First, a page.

In fact, we have sort of commissioned and worked with studies on how much of industry enterprise digitalization that can be addressed with the kind of infrastructure that 5G has. And it’s a very big part, actually. We’ve gone through the 10 biggest industries and seen what kind of cost reductions, what kind of efficiency in automation gains by just leveraging this 5G platform that you could get. And that’s I think the beauty of 5G. We used to sort of wait for the first smartphone, that was the launch of 3G or 4G. Now we get a lot of inbound interest from the enterprises and industries coming to us and asking, when can we start to use 5G because we want to use it for smart manufacturing automation, we want to use it for smart transportation, cities, and of course tracking and tracing. Those are big application areas where we are getting a lot of inbound interest—
Kirkpatrick: Which was not at all the case with 4G?
Ekudden: It was not the case with 4G, partly because it was so consumer-centric. But I would say also because the technology was not really there when it came to some of the performance requirements, in terms of the resilience, reliability, in terms of availability, and of course speeds and latency are really critical in this as well.
Kirkpatrick: So when we think about why 5G has gotten industry excited—and I know you have like 30 test things with all different industries around the world, which you never did before in any of these transitions—but is it really, in effect to summarize, because of the internet of things and the way 5G will be able to facilitate a more robust emergence into that kind of a world?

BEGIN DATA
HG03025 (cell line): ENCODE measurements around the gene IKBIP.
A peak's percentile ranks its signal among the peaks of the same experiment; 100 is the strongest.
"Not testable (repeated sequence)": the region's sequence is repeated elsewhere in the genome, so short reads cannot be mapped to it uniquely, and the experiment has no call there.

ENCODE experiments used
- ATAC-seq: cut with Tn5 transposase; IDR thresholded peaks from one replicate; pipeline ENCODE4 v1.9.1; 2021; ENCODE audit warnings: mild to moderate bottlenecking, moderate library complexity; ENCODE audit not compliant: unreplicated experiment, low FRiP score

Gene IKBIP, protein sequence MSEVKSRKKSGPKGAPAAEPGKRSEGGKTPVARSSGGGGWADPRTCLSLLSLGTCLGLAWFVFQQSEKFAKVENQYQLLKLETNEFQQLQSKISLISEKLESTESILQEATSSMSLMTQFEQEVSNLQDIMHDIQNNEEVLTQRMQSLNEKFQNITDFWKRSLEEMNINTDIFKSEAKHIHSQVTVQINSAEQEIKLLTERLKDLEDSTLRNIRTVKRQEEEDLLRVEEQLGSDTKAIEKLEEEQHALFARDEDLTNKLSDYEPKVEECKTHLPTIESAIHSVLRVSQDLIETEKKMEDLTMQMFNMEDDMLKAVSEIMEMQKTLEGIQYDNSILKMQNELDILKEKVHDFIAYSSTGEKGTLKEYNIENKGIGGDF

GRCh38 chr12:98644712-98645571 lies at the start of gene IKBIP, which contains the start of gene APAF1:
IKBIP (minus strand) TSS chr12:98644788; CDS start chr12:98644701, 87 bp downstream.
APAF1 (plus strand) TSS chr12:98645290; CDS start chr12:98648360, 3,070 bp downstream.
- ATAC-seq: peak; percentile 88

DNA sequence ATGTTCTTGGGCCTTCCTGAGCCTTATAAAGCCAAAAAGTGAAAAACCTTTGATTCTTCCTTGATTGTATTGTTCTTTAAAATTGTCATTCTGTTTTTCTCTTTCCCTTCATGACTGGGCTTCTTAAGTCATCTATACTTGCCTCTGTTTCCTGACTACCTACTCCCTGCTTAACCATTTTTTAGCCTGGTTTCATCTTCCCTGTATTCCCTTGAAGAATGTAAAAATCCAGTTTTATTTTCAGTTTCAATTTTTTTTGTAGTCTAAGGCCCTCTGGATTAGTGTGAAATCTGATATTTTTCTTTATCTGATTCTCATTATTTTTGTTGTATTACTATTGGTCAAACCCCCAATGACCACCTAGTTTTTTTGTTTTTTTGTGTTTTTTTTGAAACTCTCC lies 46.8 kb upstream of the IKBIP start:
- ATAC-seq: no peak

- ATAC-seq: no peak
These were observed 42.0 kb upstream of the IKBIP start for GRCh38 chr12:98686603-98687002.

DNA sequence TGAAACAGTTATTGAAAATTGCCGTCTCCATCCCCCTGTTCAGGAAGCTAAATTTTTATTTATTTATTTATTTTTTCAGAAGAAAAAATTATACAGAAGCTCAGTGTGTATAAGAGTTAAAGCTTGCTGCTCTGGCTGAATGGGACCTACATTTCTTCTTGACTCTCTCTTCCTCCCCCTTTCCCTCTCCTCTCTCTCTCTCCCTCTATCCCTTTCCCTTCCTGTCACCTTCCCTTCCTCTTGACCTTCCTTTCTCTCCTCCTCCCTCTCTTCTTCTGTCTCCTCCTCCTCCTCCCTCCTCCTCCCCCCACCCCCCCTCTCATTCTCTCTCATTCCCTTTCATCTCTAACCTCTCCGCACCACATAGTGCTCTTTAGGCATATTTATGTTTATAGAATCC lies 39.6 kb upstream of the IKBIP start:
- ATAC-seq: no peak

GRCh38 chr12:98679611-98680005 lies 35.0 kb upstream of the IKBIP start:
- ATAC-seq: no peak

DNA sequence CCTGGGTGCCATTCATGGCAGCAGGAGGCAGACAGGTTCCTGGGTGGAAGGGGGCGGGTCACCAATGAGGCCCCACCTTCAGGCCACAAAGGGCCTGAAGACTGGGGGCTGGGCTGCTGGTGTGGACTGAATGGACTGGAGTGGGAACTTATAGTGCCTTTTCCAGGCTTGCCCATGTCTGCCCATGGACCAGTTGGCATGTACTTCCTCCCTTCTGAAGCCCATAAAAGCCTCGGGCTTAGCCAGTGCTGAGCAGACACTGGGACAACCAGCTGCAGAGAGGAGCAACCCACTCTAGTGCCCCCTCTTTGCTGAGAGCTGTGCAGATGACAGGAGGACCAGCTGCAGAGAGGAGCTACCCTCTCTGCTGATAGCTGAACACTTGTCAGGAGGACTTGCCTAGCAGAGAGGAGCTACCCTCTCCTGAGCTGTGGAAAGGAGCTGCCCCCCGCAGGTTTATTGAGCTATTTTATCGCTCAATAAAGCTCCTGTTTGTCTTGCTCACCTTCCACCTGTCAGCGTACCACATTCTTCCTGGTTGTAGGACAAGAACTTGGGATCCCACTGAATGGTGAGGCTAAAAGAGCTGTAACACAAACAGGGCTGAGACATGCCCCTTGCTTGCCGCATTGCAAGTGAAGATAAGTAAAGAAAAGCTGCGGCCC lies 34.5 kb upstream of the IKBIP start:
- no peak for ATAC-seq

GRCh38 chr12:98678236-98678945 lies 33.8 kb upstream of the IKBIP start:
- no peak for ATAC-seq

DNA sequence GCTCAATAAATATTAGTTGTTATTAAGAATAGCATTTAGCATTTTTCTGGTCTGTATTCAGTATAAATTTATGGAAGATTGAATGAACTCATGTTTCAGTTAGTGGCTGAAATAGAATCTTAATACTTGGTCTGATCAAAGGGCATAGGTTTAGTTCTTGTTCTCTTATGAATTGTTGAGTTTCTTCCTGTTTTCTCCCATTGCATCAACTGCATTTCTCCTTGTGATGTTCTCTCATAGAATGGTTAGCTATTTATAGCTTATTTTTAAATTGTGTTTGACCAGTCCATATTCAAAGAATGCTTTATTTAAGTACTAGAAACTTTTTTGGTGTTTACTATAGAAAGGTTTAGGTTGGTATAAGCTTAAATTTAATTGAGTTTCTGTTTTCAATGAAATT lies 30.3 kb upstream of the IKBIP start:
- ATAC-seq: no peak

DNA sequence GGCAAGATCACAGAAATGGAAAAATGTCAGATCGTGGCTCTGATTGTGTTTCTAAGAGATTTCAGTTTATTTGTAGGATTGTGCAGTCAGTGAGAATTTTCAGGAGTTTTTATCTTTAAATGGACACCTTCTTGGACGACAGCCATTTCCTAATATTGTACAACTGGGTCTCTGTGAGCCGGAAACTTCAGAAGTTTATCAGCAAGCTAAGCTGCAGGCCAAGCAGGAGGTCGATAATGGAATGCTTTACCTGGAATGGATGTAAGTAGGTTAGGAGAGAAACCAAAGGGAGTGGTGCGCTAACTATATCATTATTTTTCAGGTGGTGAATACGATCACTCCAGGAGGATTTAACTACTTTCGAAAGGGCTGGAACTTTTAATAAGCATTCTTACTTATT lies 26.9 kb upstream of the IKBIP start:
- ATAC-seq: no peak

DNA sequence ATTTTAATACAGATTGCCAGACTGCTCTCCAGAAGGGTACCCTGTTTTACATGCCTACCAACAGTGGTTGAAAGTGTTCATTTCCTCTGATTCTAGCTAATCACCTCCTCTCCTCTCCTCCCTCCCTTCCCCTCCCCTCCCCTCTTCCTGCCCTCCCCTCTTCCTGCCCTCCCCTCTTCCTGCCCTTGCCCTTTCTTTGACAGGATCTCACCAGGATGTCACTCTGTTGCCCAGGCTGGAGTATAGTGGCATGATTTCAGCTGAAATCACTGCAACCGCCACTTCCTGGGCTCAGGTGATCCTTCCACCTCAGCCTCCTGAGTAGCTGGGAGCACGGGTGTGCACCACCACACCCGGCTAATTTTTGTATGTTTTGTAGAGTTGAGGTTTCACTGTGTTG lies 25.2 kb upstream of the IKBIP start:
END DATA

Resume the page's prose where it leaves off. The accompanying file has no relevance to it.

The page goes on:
Ekudden: Yes, it is really this combination of 5G and IoT, I think you put it very well. IoT really starts today, obviously, and IoT is more than access. IoT is really about this core network; the things that actually handle all the millions and billions of devices. It’s about those things that you don’t do on the access. But it’s also about the fantastic available, low-cost access around the world. That’s why the LTE systems are now being upgraded, software upgrades to existing infrastructure to handle what you call massive IoT or massive machine-type communication. That’s really the first step into 5G. And then you make further upgrades to the access, getting access to new spectrum, mid-bands and high bands, that would give you higher capacity, obviously, also better performance in terms of latency. So the IoT journey really starts now by upgrading the current 4G system.
Kirkpatrick: And I know 5G allows the network to be sort of intelligent with regard to what the end nodes are so it cannot devote excess bandwidth to an agricultural sensor but it can give sufficient bandwidth to a video receiver or whatever.
Ekudden: Yes.
Kirkpatrick: Quickly, one last question before we bring the panel up to join us and talk about bringing the world online. The ZTE ruling that the U.S. government recently made was a big, big change in U.S. government policy. They’re one of your biggest competitors. How does that change the landscape for Ericsson?
Ekudden: Well, I wouldn’t say they are one of the biggest. What a question.
Kirkpatrick: Sorry.
Ekudden: So Ericsson, we are a big company in our industry, leading in technology, but we are from a country on the kind of outskirts of Europe so it’s always been very export-heavy and of course regulatory compliance and export compliance is core to what we do so of course it’s a given. I wouldn’t say that the current situation with ZTE has a major impact on us, actually.
Kirkpatrick: Okay, good. I’m going to shift one seat over, you stay where you are. Could we get the other two panelists to join us up here? Thank you so much, Erik, that was excellent.


Erik Ekudden

Chief Technology Officer, Ericsson

David Kirkpatrick

Founder and Editor-in-Chief, Techonomy